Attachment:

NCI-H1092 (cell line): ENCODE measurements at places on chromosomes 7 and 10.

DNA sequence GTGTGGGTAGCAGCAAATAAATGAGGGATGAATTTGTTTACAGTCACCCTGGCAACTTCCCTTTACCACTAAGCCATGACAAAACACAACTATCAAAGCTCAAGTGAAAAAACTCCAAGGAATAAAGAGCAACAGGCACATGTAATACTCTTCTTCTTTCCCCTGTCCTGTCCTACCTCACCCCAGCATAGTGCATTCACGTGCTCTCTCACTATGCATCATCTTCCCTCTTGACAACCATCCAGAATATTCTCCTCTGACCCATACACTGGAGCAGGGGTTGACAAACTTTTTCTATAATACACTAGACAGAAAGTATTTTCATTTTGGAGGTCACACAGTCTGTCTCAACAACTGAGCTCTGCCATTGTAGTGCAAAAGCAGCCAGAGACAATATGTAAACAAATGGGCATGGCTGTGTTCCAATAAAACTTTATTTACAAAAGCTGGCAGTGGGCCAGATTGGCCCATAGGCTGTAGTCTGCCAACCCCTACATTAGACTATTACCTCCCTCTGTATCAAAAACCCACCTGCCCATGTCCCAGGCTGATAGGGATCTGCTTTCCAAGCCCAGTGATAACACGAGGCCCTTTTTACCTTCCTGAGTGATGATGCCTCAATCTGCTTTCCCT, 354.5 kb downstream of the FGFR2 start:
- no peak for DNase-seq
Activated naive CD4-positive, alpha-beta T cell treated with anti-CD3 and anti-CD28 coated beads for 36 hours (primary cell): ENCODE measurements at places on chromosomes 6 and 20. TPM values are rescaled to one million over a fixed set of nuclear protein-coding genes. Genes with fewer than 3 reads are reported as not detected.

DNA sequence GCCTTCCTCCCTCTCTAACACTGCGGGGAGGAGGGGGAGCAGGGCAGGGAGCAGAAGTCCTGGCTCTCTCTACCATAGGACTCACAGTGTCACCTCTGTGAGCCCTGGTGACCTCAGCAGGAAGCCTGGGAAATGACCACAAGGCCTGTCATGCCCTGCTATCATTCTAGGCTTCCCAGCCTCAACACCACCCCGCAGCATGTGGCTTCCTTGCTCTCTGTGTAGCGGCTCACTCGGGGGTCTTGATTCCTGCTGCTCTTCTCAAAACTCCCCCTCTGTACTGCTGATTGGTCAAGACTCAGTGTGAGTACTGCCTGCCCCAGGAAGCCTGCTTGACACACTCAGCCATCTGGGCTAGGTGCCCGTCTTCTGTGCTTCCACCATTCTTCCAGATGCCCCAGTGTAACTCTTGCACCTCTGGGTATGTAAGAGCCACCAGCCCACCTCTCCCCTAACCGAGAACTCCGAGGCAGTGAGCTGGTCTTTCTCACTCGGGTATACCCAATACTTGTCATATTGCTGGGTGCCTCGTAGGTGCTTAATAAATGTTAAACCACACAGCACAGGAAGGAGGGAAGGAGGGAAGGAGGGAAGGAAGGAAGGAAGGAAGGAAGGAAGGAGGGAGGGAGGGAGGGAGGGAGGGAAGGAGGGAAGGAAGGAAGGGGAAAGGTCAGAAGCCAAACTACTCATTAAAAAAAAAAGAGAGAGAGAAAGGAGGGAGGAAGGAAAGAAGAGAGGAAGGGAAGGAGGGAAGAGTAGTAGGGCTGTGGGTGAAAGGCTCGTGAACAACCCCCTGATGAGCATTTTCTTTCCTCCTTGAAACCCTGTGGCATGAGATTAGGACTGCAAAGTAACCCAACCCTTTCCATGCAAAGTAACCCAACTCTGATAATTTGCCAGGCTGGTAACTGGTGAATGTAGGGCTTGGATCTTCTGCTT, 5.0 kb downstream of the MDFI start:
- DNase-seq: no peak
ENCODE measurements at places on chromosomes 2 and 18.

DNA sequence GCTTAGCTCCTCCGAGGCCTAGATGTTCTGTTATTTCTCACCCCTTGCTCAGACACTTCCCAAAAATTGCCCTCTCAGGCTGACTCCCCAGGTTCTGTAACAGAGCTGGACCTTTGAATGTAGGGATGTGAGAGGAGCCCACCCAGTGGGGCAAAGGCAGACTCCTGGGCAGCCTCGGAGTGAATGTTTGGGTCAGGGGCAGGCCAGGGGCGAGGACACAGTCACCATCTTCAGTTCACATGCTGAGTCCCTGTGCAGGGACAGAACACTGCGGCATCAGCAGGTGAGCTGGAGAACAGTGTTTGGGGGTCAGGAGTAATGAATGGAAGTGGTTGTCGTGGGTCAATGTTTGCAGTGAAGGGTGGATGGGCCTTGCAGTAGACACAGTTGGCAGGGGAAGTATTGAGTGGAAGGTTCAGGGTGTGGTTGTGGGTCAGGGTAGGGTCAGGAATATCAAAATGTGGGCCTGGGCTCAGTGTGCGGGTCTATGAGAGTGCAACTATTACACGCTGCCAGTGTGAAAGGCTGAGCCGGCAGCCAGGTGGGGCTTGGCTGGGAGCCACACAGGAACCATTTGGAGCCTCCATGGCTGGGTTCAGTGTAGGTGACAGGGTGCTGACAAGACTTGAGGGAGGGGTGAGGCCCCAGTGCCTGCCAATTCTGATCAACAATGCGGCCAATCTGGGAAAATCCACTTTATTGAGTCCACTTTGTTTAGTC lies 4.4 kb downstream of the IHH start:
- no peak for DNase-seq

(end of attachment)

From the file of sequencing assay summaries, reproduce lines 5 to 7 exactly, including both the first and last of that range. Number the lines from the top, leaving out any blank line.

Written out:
DNA sequence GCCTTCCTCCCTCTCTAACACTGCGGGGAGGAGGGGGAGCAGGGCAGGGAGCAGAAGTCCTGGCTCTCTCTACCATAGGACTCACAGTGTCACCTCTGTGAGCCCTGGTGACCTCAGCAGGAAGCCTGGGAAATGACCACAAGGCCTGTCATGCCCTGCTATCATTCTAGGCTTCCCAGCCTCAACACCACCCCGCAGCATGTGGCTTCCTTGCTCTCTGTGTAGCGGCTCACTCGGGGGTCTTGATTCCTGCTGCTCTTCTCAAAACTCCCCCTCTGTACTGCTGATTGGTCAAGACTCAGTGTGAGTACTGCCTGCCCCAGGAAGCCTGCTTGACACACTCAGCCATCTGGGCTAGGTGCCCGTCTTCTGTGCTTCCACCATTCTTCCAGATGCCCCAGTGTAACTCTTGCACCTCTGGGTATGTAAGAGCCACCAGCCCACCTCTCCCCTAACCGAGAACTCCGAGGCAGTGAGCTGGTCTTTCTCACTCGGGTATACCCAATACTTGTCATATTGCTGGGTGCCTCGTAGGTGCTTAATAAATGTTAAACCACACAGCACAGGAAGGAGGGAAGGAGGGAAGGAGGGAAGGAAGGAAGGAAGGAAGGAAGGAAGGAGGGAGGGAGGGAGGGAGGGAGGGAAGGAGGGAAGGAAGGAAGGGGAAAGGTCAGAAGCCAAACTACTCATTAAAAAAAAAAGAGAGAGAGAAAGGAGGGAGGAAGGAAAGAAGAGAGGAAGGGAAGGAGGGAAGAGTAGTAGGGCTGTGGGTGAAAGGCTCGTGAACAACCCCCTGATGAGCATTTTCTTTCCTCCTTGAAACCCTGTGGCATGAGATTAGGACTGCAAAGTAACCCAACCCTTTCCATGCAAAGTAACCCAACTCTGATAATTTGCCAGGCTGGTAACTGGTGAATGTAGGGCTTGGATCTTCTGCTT, 5.0 kb downstream of the MDFI start:
- DNase-seq: no peak
ENCODE measurements at places on chromosomes 2 and 18.